Prior criminal convictions are no longer a per se bar to employment licensing in Kentucky

Prior criminal convictions are no longer a per se bar to employment licensing in Kentucky

In 2017, the Kentucky legislature provided more protection for individuals with criminal backgrounds seeking employment licensing. Many employment fields, public and private, require practitioners to obtain a state license to operate. This allows the field to police itself and to make sure that practitioners of the profession meet minimal standards of competency. Until 2017, many individual practitioners could not practice their trained profession because they had a prior criminal conviction that barred them from obtaining a license. This kept many now law abiding citizens from obtaining meaningful employment.

In mid-2017, the Kentucky legislature enacted KRS 335B to combat this injustice. Section 335B changed the statutory language related to occupational licensing. No longer can an individual be denied an employment license solely due to a prior criminal conviction. Specifically, section 335B states:

“No person shall be disqualified from public employment, nor shall a person be disqualified from pursuing, practicing, or engaging in any occupation for which a license is required solely because of a prior conviction of a crime, unless the crime for which convicted directly relates to the position of employment sought or the occupation for which the license is sought.”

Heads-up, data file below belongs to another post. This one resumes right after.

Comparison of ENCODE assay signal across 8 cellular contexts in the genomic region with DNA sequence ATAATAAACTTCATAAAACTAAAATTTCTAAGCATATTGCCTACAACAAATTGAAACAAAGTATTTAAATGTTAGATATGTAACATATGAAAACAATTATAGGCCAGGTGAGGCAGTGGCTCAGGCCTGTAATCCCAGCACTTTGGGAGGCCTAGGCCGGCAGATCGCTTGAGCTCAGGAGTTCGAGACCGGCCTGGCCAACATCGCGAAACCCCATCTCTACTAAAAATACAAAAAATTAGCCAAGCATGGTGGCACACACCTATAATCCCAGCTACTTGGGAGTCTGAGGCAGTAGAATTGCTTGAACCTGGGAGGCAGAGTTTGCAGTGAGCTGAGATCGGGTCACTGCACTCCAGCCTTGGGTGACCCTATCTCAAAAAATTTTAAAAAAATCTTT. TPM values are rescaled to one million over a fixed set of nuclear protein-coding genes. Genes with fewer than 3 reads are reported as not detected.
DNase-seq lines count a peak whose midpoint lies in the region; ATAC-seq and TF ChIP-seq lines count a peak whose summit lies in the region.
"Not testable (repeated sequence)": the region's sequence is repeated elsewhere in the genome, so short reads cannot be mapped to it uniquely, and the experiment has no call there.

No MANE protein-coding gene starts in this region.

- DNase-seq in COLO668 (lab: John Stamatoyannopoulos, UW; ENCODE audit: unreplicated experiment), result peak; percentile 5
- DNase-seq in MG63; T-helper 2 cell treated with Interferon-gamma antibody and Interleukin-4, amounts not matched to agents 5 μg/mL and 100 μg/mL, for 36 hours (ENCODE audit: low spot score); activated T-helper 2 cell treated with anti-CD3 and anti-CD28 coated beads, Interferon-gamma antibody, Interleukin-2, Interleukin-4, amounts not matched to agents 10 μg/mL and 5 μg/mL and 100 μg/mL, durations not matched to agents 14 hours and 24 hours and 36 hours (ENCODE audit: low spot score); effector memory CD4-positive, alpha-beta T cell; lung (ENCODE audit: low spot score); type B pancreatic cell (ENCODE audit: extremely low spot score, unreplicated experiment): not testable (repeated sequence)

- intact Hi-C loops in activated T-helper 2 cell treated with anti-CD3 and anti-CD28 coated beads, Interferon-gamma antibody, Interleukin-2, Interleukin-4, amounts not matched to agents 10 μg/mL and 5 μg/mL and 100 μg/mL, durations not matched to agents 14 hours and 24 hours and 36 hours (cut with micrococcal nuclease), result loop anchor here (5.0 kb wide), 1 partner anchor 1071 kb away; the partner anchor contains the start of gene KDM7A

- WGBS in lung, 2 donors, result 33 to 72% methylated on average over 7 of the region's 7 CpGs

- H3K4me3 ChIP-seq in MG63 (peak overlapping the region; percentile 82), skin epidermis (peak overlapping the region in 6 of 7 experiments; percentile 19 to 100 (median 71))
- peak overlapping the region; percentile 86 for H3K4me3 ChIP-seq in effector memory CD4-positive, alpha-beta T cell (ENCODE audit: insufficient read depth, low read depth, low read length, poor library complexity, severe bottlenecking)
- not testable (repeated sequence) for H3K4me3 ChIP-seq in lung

There is quite a bit to unpack here. First, this is a far-cry from the previous language of 335B, which stated that anyone could be denied a license if the licensing authority found that the individual lacked “good moral character.” The new language of the statute now requires the licensing authority to “directly relate” the convicted crime to the license needed for employment. To make this relational determination, the licensing authority has to evaluate the seriousness of the prior criminal conviction, the amount of time since the criminal conviction, and the relationship of the crime to the regulating of the licensed profession.

If the licensing authority finds that the criminal conviction disqualifies the applicant, the authority must notify the applicant in writing of the reasons, as well as notify them of the next date they can re-apply. Additionally, if the applicant is denied a license, the applicant has a right to hearing to plead their case. If the applicant is still denied a license after the hearing, the applicant has the right to appeal their case to the Franklin County Circuit Court.

For professionals seeking employment after a criminal conviction, this change in the law offers more protection. If you have been denied an employment license from the state, or are afraid that you will be denied a license in the future, do not hesitate to contact me. Sound legal representation might be the difference between employment in your trained field and being denied employment all together.

 

 


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